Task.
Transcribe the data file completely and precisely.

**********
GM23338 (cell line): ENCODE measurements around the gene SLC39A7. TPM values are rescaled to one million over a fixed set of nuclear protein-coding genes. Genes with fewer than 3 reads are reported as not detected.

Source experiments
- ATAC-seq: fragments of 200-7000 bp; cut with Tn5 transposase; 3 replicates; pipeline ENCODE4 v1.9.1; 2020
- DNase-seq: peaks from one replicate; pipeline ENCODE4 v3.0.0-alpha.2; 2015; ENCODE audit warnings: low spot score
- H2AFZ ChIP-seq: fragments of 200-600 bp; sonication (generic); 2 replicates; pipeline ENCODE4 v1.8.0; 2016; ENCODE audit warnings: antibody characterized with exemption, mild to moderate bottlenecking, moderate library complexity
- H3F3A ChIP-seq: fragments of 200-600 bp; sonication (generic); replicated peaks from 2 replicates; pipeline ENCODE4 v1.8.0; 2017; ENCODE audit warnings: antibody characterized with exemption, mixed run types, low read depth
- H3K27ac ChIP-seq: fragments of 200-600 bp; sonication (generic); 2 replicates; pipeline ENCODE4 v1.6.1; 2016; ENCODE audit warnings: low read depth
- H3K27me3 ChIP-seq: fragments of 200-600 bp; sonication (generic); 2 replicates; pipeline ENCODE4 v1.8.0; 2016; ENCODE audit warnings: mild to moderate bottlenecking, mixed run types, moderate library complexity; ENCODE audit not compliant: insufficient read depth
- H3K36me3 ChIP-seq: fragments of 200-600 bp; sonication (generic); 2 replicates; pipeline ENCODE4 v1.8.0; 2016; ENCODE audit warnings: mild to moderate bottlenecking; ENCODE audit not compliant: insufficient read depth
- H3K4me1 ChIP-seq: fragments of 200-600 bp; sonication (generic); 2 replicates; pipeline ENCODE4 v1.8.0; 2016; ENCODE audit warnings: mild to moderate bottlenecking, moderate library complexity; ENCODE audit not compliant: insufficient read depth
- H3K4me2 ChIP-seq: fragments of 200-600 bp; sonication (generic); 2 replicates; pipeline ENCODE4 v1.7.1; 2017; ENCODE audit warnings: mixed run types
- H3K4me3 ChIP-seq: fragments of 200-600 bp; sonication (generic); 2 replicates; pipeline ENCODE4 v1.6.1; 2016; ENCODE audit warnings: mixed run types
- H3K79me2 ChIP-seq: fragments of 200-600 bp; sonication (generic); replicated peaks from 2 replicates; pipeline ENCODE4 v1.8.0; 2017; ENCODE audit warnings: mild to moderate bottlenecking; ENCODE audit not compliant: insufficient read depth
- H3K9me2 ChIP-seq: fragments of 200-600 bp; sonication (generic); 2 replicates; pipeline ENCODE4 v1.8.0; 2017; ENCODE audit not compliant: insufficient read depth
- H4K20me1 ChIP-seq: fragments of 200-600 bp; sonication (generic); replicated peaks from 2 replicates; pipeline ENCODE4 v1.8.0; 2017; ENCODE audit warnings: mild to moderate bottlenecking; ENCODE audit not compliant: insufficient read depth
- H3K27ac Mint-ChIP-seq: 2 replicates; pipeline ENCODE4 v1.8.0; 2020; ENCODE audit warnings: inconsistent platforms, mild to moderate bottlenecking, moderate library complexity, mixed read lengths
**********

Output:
GM23338 (cell line): ENCODE measurements around the gene SLC39A7. TPM values are rescaled to one million over a fixed set of nuclear protein-coding genes. Genes with fewer than 3 reads are reported as not detected.

Source experiments
- ATAC-seq: fragments of 200-7000 bp; cut with Tn5 transposase; 3 replicates; pipeline ENCODE4 v1.9.1; 2020
- DNase-seq: peaks from one replicate; pipeline ENCODE4 v3.0.0-alpha.2; 2015; ENCODE audit warnings: low spot score
- H2AFZ ChIP-seq: fragments of 200-600 bp; sonication (generic); 2 replicates; pipeline ENCODE4 v1.8.0; 2016; ENCODE audit warnings: antibody characterized with exemption, mild to moderate bottlenecking, moderate library complexity
- H3F3A ChIP-seq: fragments of 200-600 bp; sonication (generic); replicated peaks from 2 replicates; pipeline ENCODE4 v1.8.0; 2017; ENCODE audit warnings: antibody characterized with exemption, mixed run types, low read depth
- H3K27ac ChIP-seq: fragments of 200-600 bp; sonication (generic); 2 replicates; pipeline ENCODE4 v1.6.1; 2016; ENCODE audit warnings: low read depth
- H3K27me3 ChIP-seq: fragments of 200-600 bp; sonication (generic); 2 replicates; pipeline ENCODE4 v1.8.0; 2016; ENCODE audit warnings: mild to moderate bottlenecking, mixed run types, moderate library complexity; ENCODE audit not compliant: insufficient read depth
- H3K36me3 ChIP-seq: fragments of 200-600 bp; sonication (generic); 2 replicates; pipeline ENCODE4 v1.8.0; 2016; ENCODE audit warnings: mild to moderate bottlenecking; ENCODE audit not compliant: insufficient read depth
- H3K4me1 ChIP-seq: fragments of 200-600 bp; sonication (generic); 2 replicates; pipeline ENCODE4 v1.8.0; 2016; ENCODE audit warnings: mild to moderate bottlenecking, moderate library complexity; ENCODE audit not compliant: insufficient read depth
- H3K4me2 ChIP-seq: fragments of 200-600 bp; sonication (generic); 2 replicates; pipeline ENCODE4 v1.7.1; 2017; ENCODE audit warnings: mixed run types
- H3K4me3 ChIP-seq: fragments of 200-600 bp; sonication (generic); 2 replicates; pipeline ENCODE4 v1.6.1; 2016; ENCODE audit warnings: mixed run types
- H3K79me2 ChIP-seq: fragments of 200-600 bp; sonication (generic); replicated peaks from 2 replicates; pipeline ENCODE4 v1.8.0; 2017; ENCODE audit warnings: mild to moderate bottlenecking; ENCODE audit not compliant: insufficient read depth
- H3K9me2 ChIP-seq: fragments of 200-600 bp; sonication (generic); 2 replicates; pipeline ENCODE4 v1.8.0; 2017; ENCODE audit not compliant: insufficient read depth
- H4K20me1 ChIP-seq: fragments of 200-600 bp; sonication (generic); replicated peaks from 2 replicates; pipeline ENCODE4 v1.8.0; 2017; ENCODE audit warnings: mild to moderate bottlenecking; ENCODE audit not compliant: insufficient read depth
- H3K27ac Mint-ChIP-seq: 2 replicates; pipeline ENCODE4 v1.8.0; 2020; ENCODE audit warnings: inconsistent platforms, mild to moderate bottlenecking, moderate library complexity, mixed read lengths